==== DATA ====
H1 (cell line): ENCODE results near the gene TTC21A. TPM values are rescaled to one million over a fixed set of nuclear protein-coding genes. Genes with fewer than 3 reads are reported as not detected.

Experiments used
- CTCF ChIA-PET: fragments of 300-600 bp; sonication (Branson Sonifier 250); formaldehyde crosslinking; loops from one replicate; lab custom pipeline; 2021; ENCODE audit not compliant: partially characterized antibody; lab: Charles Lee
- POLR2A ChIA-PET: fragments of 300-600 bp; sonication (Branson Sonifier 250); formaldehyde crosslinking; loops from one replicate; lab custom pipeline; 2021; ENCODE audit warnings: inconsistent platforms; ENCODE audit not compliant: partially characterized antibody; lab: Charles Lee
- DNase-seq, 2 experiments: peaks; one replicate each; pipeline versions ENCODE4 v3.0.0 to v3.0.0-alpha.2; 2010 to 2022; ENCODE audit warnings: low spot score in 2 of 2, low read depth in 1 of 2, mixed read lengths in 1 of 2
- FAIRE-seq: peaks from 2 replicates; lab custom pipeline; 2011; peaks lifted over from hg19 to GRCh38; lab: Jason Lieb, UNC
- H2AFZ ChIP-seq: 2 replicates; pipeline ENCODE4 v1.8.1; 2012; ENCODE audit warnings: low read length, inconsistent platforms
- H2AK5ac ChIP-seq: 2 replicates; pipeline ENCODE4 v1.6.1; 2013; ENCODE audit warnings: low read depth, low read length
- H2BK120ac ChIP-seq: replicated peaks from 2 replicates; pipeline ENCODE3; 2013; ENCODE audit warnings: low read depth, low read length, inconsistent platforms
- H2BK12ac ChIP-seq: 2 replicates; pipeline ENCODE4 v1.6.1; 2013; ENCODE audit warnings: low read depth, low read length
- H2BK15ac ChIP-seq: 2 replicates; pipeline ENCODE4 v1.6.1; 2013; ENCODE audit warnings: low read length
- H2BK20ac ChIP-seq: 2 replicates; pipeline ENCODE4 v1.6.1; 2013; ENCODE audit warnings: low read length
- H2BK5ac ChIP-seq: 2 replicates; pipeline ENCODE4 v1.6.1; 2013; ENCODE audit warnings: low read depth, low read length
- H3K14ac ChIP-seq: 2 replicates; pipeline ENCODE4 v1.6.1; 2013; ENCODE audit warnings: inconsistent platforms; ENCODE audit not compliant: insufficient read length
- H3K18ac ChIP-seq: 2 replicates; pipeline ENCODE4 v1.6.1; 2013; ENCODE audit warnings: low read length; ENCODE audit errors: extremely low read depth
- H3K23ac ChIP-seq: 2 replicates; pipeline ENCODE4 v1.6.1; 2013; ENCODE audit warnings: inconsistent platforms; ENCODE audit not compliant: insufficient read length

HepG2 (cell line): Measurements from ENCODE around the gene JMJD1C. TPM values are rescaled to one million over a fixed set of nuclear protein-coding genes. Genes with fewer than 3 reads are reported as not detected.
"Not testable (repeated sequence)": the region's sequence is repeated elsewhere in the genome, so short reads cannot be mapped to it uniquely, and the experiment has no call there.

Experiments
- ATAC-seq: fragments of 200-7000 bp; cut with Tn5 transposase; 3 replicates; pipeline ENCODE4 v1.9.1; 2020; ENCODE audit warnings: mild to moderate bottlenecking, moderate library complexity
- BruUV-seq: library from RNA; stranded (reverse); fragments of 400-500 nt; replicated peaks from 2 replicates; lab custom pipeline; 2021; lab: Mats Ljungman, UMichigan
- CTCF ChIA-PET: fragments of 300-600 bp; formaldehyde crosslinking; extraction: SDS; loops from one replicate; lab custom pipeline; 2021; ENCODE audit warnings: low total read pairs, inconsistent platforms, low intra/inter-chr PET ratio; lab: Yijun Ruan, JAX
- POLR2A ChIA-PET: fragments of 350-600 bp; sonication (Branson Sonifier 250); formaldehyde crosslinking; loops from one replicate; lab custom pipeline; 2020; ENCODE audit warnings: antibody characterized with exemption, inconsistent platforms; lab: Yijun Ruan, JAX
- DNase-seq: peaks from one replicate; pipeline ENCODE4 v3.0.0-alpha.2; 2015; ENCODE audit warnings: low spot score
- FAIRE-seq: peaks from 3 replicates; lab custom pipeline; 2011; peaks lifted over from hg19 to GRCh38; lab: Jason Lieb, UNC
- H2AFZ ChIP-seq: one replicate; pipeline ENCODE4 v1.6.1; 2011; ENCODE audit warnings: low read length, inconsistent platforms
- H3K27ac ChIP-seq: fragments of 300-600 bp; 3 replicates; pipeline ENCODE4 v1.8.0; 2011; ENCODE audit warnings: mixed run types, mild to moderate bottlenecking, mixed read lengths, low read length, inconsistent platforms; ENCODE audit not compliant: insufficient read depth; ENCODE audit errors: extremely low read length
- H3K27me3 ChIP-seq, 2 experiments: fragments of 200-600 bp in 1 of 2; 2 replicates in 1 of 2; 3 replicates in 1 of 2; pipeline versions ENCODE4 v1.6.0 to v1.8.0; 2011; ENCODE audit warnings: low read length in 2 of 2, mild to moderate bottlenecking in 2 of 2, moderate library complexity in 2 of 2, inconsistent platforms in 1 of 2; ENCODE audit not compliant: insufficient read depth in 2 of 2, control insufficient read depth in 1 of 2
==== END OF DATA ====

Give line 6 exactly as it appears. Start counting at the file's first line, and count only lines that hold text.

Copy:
- FAIRE-seq: peaks from 2 replicates; lab custom pipeline; 2011; peaks lifted over from hg19 to GRCh38; lab: Jason Lieb, UNC